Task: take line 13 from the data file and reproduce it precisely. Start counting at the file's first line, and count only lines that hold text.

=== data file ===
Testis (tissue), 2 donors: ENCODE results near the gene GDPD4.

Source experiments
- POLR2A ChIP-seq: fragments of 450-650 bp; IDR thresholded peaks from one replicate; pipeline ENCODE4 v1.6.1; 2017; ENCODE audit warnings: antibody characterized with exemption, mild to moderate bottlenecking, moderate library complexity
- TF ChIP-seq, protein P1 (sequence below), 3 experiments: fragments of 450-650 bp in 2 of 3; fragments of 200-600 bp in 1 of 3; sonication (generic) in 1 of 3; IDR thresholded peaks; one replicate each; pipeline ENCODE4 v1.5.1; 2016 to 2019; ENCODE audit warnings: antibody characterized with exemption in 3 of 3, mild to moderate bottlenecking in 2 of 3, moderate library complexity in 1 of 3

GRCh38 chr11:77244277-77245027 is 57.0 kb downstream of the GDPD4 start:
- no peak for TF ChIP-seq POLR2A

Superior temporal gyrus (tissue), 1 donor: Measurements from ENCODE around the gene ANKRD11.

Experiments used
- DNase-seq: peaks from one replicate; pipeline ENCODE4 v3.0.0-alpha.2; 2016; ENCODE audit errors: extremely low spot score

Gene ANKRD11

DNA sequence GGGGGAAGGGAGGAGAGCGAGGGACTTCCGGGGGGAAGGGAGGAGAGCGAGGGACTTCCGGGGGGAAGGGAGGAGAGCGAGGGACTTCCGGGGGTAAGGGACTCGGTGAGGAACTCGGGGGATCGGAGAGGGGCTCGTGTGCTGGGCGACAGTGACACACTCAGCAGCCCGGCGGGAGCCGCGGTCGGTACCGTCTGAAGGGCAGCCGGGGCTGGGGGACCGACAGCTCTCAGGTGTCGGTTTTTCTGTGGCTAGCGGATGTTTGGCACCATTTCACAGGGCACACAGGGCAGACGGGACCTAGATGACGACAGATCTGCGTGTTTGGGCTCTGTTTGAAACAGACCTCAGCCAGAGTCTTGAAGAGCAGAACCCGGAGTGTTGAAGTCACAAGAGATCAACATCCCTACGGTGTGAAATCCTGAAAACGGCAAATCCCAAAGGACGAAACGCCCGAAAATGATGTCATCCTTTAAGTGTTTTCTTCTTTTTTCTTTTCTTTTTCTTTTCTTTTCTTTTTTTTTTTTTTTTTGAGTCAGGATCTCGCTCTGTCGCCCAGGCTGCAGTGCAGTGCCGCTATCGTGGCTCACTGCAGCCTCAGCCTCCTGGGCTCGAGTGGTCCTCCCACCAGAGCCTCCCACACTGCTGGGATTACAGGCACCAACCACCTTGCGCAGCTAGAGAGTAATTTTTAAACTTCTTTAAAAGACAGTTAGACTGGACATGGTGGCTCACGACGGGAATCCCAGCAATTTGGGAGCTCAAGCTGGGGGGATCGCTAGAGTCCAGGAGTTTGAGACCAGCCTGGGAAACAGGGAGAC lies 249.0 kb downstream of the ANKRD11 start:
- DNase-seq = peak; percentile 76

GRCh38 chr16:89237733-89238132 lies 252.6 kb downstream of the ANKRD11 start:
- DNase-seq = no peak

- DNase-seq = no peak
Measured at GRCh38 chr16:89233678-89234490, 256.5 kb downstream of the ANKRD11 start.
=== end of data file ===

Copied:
GRCh38 chr16:89237733-89238132 lies 252.6 kb downstream of the ANKRD11 start: